The talk will include a brief sketch of the Unison project that implements the model as an open-source project on top of LLVM. Joint work with Mats Carlsson, Roberto Castañeda Lozano, Frej Drejhammar, and Gabriel Hjort Blindell.
14:30-15:30 Xavier Urbain (bio): Towards Formal Proof for Swarms of Mobile Robots

     Mobile robot networks emerged in the past few years as a promising distributed computing model, and received increasing attention from the Distributed Computing community. On the one hand, the use of cooperative swarms of inexpensive robots to achieve various complex tasks in potentially hazardous environments is a promising option to reduce human and material costs and assess the relevance of Distributed Computing in a practical setting. On the other hand, execution model differences warrant extreme care when revisiting "classical results'' from Distributed Computing, as very small changes in assumed hypotheses may completely change the feasibility of a particular problem. 

     To ensure the correctness of distributed protocols in that context, formal methods have recently been applied to robotic swarms, namely model-checking, program synthesis, and mechanised formal proof.  I will present a formal proof framework for localised distributed protocols in mobile robotic networks, based on the Coq Proof Assistant. The framework allows for a relatively easy specification of context, protocols, and properties. It was successfully used to certify impossibility results, and to establish formally the correctness of distributed protocols.
15:30-16:00 Coffee break
16:00-17:00 Vijay Ganesh (bio): On The Unreasonable Effectiveness of Boolean SAT Solvers

     Modern conflict-driven clause-learning (CDCL) Boolean SAT solvers routinely solve very large industrial SAT instances in relatively short periods of time. This phenomenon has stumped both theoreticians and practitioners since Boolean satisfiability is an NP-complete problem widely believed to be intractable. It is clear that these solvers somehow exploit the structure of real-world instances. However, to-date there have been few results that precisely characterize this structure or shed any light on why these SAT solvers are so efficient.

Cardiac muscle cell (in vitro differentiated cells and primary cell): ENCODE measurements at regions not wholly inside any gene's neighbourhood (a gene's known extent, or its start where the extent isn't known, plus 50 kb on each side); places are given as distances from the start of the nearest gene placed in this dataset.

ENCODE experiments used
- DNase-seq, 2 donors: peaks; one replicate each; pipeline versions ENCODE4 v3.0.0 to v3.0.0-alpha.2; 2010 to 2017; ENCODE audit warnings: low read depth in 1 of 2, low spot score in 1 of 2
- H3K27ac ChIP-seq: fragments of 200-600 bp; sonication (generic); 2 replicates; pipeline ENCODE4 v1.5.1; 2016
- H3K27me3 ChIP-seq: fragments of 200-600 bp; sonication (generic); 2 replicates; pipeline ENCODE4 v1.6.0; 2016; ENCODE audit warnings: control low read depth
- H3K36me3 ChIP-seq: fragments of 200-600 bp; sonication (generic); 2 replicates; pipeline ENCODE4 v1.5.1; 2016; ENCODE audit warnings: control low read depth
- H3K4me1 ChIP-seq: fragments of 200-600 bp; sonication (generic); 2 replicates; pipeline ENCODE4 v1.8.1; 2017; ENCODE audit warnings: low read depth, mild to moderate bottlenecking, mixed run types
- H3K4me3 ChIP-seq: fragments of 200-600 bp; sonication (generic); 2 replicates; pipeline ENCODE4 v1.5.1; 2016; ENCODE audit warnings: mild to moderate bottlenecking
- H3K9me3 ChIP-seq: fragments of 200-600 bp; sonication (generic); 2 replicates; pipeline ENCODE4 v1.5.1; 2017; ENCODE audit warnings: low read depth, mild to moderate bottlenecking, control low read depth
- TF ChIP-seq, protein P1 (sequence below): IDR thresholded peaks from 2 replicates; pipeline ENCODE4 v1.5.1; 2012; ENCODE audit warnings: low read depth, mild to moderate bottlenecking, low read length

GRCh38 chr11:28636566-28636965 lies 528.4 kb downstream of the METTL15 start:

In this talk, I will present results that provide a deeper empirical understanding of why CDCL SAT solvers are so efficient, which may eventually lead to a complexity-theoretic result. Our results can be divided into two parts. First, I will talk about structural parameters that can characterize industrial instances and shed light on why they are easier to solve even though they may contain millions of variables. Second, I will talk about internals of CDCL SAT solvers, and describe why they are particularly suited to solve industrial instances.
17:00-18:00 Discussion on the future of the workshop's theme

See a summary of the speaker's short bio here.


The 8th CSTVA edition invites all interested participants to submit an abstract of a talk to be presented during the workshop, through Easychair, at the following address:

Talks may present both original or already published work, tool developments as well as work in progress. Talks with emphasis on novel ideas or challenges are particularly welcome! Abstracts of at most three pages (excluding references), in text or PDF form, should be submitted by the deadline given below.

 Submission deadline
Notification date
Workshop date
June 25th, 2017 
July 7th, 2017
August 28th, 2017

The talks most compliant with the workshop theme and objectives will be selected for presentation in a full-day workshop. For all inquiries, please contact the main organizers.


The workshop will not require paper submission and will not publish proceedings, but the presenters will be invited to submit the slides of their talks for publication on the workshop website. This makes the CSTVA workshop particularly suited as a first occasion to present novel work.

All researchers and practitioners interested in the scope of the workshop, whether presenters or not, are invited to attend the workshop and to participate in discussions.


The 8th edition of CSTVA will take place at the CP2017 conference in Melbourne, Australia. This year, CP is collocated with SAT, ICLP and follows IJCAI. In addition, it offers two tracks, one for CP and Verification, and one for CP and SAT, making it an ideal venue for this year's CSTVA edition.

Organizing committee

  •     Sébastien Bardin (CEA, France)
  •     Zakaria Chihani (CEA, France)
  •     Arnaud Gotlieb  (Simula, Norway)
  •     Nikolai Kosmatov (CEA, France)

Steering committee
  •     Sébastien Bardin (CEA, France)
  •     Pierre Flener (Uppsala University, Sweden)
  •     Vijay Ganesh (University of Waterloo, Canada)
  •     Arnaud Gotlieb (Simula, Norway)
  •     Nicky Williams (CEA, France)